The dessert wines of Bordeaux are from the regions of Sauternes and Barsac. These wines are made from blends of the Sémillon, Sauvignon Blanc and Muscadelle white grapes. As much as any unfortified dessert wines, these are the longest-lived and reward a good deal of aging. These wines are made by leaving the grapes on the vines for a long time, until they become infected with a mold called Botrytis cinerea (also known as "noble rot"). Under ideal conditions, the mold does not rot the fruit but rather sucks all the moisture out of the grapes, shriveling them and concentrating the sugars. The juice from grapes effected by Botrytis is very sweet and flavorful. Because there is not a lot of juice to be pressed out of these shriveled grapes, Sauternes and Barsac wines can be expensive. The most expensive and famous is Château d'Yquem which only a major dork has not heard of. The flavors of these wines include flower petals, soft spice, some mild oily petrol (if aged), minerals, white smoke, apples and sometimes more tropical fruit. Although expensive, they relatively speaking offer value for the dollar unmatched by any other wines (especially if aged properly for at least 15+ years). Soft cheeses, fruit-based desserts and nuts go best with these wines.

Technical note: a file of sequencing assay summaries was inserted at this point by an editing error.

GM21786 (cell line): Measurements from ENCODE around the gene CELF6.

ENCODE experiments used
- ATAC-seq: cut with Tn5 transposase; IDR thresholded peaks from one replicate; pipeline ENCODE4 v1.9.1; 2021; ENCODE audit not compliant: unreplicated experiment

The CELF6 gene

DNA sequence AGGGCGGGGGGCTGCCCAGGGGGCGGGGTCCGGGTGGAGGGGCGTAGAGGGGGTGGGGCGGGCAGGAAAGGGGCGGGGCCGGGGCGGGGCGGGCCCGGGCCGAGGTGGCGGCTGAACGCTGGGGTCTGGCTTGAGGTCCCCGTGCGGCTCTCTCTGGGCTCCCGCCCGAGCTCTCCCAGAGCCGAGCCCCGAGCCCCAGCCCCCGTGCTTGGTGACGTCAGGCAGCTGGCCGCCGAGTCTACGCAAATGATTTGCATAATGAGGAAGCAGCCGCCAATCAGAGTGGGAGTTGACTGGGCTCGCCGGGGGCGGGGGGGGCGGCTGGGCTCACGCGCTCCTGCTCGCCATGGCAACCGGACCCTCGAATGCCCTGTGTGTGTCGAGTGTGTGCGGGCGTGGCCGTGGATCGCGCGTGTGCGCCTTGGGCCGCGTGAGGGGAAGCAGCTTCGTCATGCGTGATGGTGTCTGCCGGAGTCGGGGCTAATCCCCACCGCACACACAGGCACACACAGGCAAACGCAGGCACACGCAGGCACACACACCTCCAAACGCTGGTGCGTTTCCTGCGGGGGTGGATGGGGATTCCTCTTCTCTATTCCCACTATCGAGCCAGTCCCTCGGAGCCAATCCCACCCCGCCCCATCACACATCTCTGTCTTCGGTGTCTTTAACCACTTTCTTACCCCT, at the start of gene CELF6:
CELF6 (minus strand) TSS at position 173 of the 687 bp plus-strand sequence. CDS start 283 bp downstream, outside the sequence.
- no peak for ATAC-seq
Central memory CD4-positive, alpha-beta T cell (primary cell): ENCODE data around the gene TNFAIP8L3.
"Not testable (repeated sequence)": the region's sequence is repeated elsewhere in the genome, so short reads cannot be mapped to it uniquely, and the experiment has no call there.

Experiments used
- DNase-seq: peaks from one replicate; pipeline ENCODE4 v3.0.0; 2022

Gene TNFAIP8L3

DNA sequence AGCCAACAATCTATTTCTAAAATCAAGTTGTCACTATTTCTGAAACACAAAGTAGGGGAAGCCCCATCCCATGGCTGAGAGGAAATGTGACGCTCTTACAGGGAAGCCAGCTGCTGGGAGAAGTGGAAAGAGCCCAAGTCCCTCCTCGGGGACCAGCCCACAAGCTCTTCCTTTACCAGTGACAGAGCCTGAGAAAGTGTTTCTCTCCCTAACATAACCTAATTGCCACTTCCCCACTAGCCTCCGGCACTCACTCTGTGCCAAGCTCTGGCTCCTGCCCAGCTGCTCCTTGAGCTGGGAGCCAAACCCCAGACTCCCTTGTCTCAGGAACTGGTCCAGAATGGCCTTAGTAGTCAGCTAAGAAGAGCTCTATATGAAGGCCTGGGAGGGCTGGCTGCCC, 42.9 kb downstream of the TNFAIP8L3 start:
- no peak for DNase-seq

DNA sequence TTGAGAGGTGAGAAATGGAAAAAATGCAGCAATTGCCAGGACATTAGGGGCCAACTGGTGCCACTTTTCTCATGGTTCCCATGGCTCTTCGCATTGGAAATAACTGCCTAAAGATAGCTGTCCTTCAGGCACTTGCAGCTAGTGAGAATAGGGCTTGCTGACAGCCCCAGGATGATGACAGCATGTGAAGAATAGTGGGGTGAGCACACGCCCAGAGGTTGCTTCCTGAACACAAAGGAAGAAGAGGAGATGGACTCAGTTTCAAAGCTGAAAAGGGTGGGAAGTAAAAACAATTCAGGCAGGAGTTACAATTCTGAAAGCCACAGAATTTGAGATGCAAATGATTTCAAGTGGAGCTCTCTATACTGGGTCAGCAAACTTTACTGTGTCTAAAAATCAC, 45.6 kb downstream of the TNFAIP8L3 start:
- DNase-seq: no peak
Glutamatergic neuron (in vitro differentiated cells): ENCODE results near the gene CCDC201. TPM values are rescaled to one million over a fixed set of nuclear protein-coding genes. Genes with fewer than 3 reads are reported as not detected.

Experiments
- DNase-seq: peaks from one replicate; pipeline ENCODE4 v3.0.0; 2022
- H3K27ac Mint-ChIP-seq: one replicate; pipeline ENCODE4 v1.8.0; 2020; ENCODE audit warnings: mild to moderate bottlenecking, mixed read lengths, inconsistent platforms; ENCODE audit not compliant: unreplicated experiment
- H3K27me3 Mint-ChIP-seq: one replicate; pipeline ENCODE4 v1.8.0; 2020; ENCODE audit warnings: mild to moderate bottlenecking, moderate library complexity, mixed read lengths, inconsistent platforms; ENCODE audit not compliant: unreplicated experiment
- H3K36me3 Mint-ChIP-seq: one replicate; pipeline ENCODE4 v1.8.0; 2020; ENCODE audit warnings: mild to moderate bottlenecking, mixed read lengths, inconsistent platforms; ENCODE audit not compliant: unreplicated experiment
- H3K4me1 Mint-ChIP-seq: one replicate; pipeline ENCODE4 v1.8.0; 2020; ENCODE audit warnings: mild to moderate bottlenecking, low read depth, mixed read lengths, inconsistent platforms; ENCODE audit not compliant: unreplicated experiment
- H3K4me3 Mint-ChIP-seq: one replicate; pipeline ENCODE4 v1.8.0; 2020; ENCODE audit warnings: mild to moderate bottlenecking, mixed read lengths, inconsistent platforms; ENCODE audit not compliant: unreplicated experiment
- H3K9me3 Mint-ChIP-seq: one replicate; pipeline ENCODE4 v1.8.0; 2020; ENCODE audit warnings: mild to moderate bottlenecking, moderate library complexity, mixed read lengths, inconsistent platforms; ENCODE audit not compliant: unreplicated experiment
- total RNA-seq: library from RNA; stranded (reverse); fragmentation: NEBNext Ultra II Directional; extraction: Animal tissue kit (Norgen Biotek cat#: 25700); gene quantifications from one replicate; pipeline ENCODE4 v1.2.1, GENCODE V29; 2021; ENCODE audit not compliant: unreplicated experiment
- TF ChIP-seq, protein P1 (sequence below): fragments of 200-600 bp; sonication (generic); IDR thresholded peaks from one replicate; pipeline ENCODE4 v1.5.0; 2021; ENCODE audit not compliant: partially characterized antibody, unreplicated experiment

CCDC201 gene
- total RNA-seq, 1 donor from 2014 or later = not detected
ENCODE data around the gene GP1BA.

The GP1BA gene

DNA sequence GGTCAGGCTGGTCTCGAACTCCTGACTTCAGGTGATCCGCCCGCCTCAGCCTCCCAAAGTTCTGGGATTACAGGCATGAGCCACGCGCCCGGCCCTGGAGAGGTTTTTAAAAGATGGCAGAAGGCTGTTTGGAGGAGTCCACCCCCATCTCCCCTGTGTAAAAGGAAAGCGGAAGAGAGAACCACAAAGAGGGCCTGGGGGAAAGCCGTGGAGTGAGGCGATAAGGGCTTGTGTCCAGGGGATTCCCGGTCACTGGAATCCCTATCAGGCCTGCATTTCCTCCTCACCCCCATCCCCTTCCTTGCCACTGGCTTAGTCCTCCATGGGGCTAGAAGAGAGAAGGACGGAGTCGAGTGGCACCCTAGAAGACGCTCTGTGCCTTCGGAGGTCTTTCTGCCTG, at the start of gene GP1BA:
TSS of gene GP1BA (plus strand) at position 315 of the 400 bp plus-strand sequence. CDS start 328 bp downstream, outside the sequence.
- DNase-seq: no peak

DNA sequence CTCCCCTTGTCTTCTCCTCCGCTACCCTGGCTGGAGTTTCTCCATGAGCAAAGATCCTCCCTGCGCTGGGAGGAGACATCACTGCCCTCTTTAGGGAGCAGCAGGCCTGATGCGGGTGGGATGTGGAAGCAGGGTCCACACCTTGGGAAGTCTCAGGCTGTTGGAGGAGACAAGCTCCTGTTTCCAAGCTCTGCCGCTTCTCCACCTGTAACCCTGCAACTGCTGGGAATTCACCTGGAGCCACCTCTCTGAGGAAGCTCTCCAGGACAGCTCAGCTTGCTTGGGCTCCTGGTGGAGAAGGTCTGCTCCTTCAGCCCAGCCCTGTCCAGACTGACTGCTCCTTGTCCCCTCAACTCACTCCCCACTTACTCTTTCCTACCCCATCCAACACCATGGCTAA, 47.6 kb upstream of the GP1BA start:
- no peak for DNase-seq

Loire Valley dessert wines are made from the Chenin Blanc grape. These come in a variety of styles and levels of sweetness. Some of the best are damn near immortal and maintain their freshness for many decades. The sub-regions most associated with dessert wines are Quarts de Chaume, Bonnezeaux, Coteaux du Layon (technically both Quarts de Chaume and Bonnezeaux are within Coteaux du Layon) and Vouvray (in Vouvray the dessert wines are labeled "Moelleux"). These wines also derive their sweetness from being botrytized, sometimes with some chaptalization. Often many "tris" (selective picking of ready grapes) are made during harvest to ensure optimal readiness before picking. The nose of these wines can be very rich and the flavor profile includes cinnamon/nutmeg spice, apricot, peach and melon fruit, thick smokiness, rubber, minerals and stone. What makes them so beautiful, though, is their often vibrant acidity which enlivens the thickness of the fluid. Given the range of fruit flavors, fruit dishes are good pairings as well as milky dishes, nutty dishes and spiced cakes.